Dr. Volgman explains if taking hormone replacement therapy (HRT) can be harmful to a woman's heart.
Initially, back in the 1970s and 80s, we thought, or some investigators thought that it was helpful for the heart because what they noticed in observational studies is that right after menopause is when women’s hearts begin to have a lot of problems. Women become most vulnerable for heart disease, heart attacks, strokes after menopause.
So what they postulated was that it was the lack of estrogen after menopause that was helping the woman’s heart. So there were many studies that looked at the effects of hormone replacement therapy, specifically Premarin, to see what it did to cholesterol, and what they found was that it lowered cholesterol, the LDL cholesterol. And so when a woman came to a doctor and they were post menopausal, and they saw a slight increase in the cholesterol, they put them on hormone replacement therapy.
It was like the statins for women, and men got the statins, and guess which one saved lives: the statins. And the hormone replacement therapy, specifically Premarin, was increasing heart attacks and strokes in women.
So, we really did women a disservice so that by 1984, there were more women dying of heart disease than men. There was a huge decline in men’s heart attacks and men dying from heart disease, but in women, it just started to go up. So that by 1999, there were 70,000 more women dying of heart disease than men.
Since we stopped giving hormone replacement therapy because the study showed that we were really increasing heart attacks and strokes by giving them hormone replacement therapy, the number of heart attacks and death from heart disease started to decline in women. But there are still about 40,000 more women dying of heart disease than men, despite the stopping of the hormone replacement therapy.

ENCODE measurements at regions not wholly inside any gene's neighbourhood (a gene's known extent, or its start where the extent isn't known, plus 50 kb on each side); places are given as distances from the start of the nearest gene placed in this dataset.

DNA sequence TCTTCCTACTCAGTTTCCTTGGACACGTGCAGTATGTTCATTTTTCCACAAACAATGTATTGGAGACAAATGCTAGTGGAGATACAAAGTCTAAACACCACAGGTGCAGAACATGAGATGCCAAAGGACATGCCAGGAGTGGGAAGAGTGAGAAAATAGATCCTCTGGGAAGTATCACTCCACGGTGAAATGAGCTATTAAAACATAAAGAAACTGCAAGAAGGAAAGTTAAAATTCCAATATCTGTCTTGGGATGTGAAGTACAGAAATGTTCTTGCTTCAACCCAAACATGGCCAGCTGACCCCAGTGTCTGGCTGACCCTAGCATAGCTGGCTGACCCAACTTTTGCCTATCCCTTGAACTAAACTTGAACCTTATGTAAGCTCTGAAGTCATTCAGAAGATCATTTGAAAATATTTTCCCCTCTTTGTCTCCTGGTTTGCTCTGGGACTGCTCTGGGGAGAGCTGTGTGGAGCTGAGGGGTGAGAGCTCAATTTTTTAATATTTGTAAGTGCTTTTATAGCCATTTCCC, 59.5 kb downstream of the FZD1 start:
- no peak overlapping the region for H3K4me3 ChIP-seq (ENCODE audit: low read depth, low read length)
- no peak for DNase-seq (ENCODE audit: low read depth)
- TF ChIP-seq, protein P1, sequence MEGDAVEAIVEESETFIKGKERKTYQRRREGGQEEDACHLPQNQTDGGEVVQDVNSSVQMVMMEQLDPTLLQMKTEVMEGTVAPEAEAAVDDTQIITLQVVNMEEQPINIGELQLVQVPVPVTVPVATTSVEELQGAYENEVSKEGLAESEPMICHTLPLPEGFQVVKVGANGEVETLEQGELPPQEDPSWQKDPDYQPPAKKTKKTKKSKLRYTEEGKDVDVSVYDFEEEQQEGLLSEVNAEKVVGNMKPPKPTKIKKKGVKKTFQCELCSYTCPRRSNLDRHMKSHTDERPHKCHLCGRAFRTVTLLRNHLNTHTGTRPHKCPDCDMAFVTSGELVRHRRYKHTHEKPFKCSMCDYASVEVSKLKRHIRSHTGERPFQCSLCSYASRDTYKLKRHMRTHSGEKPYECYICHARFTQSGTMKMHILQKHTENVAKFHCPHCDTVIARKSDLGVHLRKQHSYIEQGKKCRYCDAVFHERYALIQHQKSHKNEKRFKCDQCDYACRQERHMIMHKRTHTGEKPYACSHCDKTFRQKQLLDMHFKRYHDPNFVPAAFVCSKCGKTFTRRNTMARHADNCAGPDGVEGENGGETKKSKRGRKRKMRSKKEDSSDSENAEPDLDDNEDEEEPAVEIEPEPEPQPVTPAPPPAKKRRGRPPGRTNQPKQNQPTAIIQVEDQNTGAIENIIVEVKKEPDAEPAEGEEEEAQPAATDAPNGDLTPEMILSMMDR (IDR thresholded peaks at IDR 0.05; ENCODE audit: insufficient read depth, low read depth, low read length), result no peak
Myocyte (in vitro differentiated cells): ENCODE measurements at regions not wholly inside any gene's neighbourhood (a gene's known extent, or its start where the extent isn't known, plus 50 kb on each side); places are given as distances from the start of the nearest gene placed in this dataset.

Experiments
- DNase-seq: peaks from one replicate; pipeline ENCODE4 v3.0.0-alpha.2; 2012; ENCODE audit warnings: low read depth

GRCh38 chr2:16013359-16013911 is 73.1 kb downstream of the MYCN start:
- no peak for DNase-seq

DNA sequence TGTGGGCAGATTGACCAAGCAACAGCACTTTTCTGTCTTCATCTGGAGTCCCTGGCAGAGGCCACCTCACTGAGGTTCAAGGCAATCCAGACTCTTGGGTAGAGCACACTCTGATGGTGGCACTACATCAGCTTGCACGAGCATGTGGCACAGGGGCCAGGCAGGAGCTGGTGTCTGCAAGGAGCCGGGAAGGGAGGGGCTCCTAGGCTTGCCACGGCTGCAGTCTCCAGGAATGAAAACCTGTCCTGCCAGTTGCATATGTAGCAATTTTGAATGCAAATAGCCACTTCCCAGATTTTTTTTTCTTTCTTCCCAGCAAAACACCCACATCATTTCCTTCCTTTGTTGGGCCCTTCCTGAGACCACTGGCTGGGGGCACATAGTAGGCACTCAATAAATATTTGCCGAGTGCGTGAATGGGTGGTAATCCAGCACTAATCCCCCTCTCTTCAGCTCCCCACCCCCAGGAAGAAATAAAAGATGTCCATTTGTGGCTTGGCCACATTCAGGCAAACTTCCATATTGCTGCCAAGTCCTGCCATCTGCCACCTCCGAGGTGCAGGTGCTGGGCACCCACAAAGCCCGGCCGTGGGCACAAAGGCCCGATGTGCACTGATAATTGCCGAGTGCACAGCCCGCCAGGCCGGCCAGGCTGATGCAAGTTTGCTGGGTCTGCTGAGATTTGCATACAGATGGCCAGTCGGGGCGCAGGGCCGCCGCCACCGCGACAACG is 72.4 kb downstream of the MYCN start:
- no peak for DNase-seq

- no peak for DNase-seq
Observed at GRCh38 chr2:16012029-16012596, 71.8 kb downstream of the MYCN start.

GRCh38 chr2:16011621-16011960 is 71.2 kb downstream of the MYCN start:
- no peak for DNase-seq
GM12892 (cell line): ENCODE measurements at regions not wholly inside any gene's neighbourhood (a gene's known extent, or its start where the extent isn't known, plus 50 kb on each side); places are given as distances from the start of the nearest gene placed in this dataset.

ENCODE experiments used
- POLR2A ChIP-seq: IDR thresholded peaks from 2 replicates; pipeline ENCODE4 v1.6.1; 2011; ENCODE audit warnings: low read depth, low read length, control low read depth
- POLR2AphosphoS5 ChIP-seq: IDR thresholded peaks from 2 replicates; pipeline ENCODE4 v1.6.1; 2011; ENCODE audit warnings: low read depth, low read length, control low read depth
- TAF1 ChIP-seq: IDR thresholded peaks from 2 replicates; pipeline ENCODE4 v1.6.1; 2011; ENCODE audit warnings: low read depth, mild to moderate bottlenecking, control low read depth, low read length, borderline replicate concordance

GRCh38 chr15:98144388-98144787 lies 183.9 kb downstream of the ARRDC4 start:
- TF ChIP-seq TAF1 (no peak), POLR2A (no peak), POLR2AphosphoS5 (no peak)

So, women still are dying more than men from heart disease. And the sad thing is we are starting to see it in younger and younger women. So that we are now seeing heart attacks in women in their 40s and 30s in some women.
About Dr. Volgman, M.D., F.A.C.C.:
Annabelle S. Volgman is associate professor of medicine and medical director of the Heart Center for Women at Rush University Medical Center in Chicago. Dr. Volgman graduated from Barnard College, Columbia University, and received her medical doctorate degree from Columbia University College of Physicians and Surgeons, New York. She received her internal medicine training at the University of Chicago Hospitals and Clinics and her cardiology fellowship training at Northwestern Memorial Hospital in Chicago. She was a fellow in clinical electrophysiology at Northwestern Memorial Hospital and Illinois Masonic Medical Center under Richard Kehoe, M.D.
Dr. Volgman has published numerous abstracts and articles in multiple topics of women and heart disease as well as cardiac electrophysiology. She is currently president of the Metro Chicago Board of Directors of the AHA. She has been a prominent leader of the Go Red for Women movement and has received numerous awards from the American Heart Association. She has been listed in several lists of top doctors and was named a top doctor in the January 2008 issue of “Chicago Magazine.” She has been interviewed by numerous media about health issues and was featured in “O” magazine as Oprah Winfrey’s cardiologist.
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